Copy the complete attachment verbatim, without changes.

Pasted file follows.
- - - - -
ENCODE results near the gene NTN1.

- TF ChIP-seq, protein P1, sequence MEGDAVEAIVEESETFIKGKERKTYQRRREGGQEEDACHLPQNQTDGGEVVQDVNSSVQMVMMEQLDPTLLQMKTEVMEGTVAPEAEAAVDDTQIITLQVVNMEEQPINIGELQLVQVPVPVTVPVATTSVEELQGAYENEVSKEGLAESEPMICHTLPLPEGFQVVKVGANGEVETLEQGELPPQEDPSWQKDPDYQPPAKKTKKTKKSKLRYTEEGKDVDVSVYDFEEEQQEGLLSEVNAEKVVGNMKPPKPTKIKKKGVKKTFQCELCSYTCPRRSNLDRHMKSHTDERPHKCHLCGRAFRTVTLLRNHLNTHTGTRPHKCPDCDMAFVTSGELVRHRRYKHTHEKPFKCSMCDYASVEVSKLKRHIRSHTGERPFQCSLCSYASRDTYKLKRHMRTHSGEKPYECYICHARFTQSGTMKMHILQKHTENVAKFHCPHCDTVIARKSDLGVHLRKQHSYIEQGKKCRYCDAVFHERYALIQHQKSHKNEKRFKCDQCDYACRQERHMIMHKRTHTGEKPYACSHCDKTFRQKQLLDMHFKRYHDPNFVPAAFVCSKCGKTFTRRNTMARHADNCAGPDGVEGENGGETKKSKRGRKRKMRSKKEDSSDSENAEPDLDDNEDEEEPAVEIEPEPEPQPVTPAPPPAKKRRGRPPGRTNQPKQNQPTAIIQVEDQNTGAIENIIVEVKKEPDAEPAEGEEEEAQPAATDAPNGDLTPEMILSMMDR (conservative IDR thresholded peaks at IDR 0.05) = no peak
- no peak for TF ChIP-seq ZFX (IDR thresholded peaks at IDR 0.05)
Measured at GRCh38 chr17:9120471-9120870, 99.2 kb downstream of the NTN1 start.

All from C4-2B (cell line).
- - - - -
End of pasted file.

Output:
ENCODE results near the gene NTN1.

- TF ChIP-seq, protein P1, sequence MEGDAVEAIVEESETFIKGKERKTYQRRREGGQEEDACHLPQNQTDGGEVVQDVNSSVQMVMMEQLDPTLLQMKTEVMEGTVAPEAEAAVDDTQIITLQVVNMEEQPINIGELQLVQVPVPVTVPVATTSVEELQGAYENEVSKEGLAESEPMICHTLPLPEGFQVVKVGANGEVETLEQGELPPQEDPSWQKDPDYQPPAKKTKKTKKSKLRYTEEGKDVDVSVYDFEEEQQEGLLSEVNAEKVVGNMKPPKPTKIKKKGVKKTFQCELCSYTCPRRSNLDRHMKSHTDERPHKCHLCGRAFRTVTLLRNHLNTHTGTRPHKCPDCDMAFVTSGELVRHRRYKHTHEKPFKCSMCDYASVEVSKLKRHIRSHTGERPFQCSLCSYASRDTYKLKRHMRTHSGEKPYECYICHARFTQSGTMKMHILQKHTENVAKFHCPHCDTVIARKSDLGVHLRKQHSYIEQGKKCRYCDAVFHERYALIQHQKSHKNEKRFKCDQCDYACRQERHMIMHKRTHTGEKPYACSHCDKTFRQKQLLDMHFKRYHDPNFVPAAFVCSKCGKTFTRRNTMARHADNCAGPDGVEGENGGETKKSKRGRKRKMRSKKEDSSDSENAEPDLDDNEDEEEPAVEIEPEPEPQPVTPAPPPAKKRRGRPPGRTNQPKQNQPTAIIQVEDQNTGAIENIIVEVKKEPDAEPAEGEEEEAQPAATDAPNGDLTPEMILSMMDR (conservative IDR thresholded peaks at IDR 0.05) = no peak
- no peak for TF ChIP-seq ZFX (IDR thresholded peaks at IDR 0.05)
Measured at GRCh38 chr17:9120471-9120870, 99.2 kb downstream of the NTN1 start.

All from C4-2B (cell line).